National News Beat Reporter
President Barack Obama’s shake-up of top foreign policy officials last month may be near its conclusion, as Congress prepares to vote on former Nebraska Senator Chuck Hagel’s confirmation as the next Secretary of Defense. While Congress is still debating Hagel’s confirmation, former Senator John Kerry has already been confirmed and sworn in as Secretary of State.
Neither man has ever served under a president, and both have gained the greater portion of their education in foreign policy while serving in Congress.
Kerry, one of the most influential and longest-serving Democrats in Washington, had chaired the Senate Committee on Foreign Relations since 2009, and had been a member since his first election to the Senate in 1985, before his nomination to Secretary of State. Ironically, Kerry first made a splash in Washington when he led an investigation that discovered the State Department had given over $800,000 to drug traffickers in Nicaragua, including some who had already been indicted by federal law enforcement.
The former Massachusetts Senator will now step in to replace Hillary Clinton, who in her four years as top diplomat became the most-traveled Secretary of State in U.S. history.
During his two terms in the Senate from 1997 to 2009, Hagel, a Nebraska Republican, gained a reputation for reaching across the aisle and forging alliances with his Democratic colleagues on issues of foreign policy. At the tail end of his time in the Senate, Hagel went on visits to Iraq with Democrats Jack Reed, Joe Sestak, and then-Senator Barack Obama. By 2006, according to a SurveyUSA poll, Hagel enjoyed a 10 percent greater approval rating among Nebraska Democrats than Republicans.
Hagel is most commonly remembered in Washington as one of the first Republicans who initially supported the war in Iraq to publicly criticize the Bush Administration’s foreign policy. In 2007, as other top Republicans such as Jim Webb of Virginia began to question Bush’s strategy for a deteriorating Iraq, Hagel famously accused Bush of playing “a ping-pong game with American lives.”
So far, former-Senator Hagel has had a rocky initiation into the executive branch. On Thursday, some of Hagel’s former colleagues, including Senators John McCain and Lindsey Graham, attacked him for what they described as a soft approach to Iran and coldness toward American allies in Israel.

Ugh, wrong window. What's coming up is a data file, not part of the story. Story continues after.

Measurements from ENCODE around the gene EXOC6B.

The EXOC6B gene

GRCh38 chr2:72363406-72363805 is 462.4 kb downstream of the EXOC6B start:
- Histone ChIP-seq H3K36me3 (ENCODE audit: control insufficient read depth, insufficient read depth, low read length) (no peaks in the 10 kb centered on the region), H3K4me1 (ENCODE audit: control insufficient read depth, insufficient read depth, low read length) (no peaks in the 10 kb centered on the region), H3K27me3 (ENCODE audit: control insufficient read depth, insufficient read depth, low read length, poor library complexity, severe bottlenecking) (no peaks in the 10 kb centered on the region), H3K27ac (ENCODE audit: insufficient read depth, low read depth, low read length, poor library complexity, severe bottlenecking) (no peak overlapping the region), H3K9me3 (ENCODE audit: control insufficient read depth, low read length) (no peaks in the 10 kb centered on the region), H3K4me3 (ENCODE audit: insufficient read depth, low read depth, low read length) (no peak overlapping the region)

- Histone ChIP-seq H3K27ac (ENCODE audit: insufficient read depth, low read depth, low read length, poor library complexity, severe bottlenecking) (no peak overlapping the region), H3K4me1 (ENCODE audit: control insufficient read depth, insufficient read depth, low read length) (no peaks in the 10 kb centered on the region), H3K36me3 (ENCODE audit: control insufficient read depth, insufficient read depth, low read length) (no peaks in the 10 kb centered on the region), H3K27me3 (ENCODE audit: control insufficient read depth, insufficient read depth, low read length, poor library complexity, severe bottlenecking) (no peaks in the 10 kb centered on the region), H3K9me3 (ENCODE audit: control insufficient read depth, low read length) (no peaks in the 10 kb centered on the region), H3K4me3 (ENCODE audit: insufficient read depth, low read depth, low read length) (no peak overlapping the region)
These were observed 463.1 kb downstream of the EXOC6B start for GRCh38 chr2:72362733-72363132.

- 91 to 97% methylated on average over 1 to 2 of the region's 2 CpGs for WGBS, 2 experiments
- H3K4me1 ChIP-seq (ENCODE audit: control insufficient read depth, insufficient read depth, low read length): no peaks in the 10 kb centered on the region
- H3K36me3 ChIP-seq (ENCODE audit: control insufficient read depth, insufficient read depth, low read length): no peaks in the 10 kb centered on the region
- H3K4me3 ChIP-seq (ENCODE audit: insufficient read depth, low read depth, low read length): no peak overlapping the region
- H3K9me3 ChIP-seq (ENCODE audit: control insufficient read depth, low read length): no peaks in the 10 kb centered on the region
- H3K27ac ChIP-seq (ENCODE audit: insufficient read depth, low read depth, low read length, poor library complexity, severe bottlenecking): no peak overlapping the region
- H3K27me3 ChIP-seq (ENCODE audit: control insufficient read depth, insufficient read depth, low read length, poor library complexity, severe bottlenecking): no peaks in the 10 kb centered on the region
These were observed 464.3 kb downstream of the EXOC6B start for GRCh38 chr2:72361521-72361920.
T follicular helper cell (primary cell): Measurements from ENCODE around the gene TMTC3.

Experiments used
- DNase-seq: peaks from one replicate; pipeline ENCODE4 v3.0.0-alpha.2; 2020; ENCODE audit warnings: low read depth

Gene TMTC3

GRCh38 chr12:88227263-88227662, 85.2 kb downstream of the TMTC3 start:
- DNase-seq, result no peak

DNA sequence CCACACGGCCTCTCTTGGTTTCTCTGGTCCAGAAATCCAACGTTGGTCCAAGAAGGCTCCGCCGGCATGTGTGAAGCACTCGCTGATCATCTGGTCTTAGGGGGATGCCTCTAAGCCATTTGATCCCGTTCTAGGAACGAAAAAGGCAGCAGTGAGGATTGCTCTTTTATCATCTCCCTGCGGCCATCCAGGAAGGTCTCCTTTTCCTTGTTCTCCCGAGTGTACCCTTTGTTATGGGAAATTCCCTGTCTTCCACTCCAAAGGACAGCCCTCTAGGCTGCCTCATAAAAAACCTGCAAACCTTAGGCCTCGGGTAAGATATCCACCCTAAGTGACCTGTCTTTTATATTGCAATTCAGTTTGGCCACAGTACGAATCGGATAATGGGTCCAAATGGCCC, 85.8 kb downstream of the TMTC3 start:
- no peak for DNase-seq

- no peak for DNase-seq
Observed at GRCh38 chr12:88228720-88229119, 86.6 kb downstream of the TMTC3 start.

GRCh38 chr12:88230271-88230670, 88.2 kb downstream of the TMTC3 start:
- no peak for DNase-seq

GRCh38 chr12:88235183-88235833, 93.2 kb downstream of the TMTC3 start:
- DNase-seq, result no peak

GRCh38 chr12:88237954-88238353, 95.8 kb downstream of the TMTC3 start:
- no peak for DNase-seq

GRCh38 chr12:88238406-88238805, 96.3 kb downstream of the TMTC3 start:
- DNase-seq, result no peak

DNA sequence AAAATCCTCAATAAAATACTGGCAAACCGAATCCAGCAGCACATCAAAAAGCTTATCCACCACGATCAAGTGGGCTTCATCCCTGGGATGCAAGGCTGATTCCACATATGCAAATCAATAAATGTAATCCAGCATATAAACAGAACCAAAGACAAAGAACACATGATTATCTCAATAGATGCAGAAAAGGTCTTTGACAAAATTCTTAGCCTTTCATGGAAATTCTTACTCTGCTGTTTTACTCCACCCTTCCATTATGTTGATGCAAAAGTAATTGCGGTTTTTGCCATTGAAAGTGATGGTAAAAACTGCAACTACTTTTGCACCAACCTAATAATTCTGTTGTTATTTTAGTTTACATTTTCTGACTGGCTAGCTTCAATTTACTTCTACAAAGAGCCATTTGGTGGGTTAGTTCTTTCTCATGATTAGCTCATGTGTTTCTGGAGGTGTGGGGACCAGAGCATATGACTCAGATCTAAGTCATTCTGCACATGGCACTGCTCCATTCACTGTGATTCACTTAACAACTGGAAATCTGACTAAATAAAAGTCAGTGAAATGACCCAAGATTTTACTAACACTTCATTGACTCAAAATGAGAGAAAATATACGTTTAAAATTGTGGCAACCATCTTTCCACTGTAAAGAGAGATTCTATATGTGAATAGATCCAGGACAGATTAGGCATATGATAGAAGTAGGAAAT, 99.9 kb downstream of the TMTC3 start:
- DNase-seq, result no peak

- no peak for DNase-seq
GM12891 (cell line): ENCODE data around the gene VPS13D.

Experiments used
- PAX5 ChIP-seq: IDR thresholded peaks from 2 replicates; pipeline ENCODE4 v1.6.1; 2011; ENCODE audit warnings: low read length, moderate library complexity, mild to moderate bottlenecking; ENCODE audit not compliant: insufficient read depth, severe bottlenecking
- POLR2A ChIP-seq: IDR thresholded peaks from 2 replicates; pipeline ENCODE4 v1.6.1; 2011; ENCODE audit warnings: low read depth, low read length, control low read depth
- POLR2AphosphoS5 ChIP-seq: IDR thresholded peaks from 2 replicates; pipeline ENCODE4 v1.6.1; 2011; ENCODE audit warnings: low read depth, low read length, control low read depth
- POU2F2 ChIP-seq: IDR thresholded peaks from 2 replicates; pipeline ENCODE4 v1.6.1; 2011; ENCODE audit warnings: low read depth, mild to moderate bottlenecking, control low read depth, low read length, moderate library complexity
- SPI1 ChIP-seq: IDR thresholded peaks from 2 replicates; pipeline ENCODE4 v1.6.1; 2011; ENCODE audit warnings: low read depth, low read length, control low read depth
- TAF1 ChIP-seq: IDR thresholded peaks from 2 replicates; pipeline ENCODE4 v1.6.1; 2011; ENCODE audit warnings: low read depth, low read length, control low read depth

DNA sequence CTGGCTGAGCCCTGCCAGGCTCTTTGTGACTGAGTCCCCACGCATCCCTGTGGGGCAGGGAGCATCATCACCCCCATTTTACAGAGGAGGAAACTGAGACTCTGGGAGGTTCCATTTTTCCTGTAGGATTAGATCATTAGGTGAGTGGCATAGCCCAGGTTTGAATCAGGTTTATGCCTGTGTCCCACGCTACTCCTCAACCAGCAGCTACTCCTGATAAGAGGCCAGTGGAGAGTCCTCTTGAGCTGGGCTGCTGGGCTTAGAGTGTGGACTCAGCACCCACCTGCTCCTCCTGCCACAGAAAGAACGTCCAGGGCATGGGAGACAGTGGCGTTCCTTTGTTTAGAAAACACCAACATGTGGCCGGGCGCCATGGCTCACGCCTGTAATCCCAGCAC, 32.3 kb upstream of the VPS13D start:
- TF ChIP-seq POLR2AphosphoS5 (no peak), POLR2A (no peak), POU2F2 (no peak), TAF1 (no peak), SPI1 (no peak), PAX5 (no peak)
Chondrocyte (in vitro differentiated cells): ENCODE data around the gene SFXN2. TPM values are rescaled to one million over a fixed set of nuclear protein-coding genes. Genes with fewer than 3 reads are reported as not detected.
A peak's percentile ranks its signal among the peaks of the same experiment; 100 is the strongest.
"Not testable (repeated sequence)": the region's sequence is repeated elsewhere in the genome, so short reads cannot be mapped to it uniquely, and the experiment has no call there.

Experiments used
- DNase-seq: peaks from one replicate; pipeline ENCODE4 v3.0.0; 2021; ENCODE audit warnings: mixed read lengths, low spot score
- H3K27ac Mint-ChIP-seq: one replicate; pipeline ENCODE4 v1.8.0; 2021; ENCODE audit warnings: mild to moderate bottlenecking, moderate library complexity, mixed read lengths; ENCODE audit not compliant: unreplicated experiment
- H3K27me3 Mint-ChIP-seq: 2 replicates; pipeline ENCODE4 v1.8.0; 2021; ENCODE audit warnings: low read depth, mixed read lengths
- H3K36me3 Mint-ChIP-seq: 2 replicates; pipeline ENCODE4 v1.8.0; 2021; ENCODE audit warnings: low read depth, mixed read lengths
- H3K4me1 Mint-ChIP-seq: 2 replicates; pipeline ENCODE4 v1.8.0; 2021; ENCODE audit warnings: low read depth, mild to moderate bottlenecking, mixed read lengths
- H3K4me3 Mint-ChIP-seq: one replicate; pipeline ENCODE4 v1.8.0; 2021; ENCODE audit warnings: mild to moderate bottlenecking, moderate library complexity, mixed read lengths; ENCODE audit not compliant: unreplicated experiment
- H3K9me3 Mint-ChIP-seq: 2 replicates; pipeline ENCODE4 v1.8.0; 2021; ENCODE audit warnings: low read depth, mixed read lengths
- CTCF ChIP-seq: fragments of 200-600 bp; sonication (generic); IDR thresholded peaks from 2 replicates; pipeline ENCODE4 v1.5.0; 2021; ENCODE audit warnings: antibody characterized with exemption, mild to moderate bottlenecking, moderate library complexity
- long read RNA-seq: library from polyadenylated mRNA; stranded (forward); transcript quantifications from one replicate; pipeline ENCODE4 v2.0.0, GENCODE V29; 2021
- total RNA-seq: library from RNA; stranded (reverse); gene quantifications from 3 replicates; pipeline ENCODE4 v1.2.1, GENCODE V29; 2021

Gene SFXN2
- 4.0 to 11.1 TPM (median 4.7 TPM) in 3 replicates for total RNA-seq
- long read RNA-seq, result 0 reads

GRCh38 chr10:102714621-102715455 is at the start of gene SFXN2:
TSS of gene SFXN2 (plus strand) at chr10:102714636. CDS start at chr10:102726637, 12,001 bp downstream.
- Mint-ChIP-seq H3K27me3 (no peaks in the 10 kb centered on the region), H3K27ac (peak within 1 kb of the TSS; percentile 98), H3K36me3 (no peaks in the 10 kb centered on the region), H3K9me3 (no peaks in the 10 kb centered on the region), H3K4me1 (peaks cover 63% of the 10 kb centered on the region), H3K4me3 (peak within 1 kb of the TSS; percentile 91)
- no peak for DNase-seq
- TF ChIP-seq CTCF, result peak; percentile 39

One potential source of lingering animosity between Hagel and McCain may be the former’s strong opposition to the 2007 troop surge in Iraq, which McCain played an important role in pushing through Congress. At a Senate Foreign Relations hearing in 2007, Hagel questioned the wisdom behind the proposed Iraq surge, saying, “We better be damn sure we know what we’re doing, all of us, before we put 22,000 more Americans into that grinder.”
But for all the similitude between Hagel and Kerry’s approaches to policy, the two men have taken very different paths to their respective positions. While Kerry was finishing his studies at Yale in 1966 as a member of the mysterious and elite Skull and Bones society, Hagel was wrapping up his training as a newscaster from the little-known Brown Institute for Radio and Television in Minnesota. Both are decorated Vietnam War veterans with five Purple Heart Awards between them. But during the time that Kerry was being groomed as a Naval officer, Hagel was preparing to enlist as an infantryman in the Army, where he would later importune his commanders to send him to Vietnam. Indeed, according to a Marine Corps Times article on Hagel, if nominated, he would be the first enlisted man to serve as Secretary of Defense.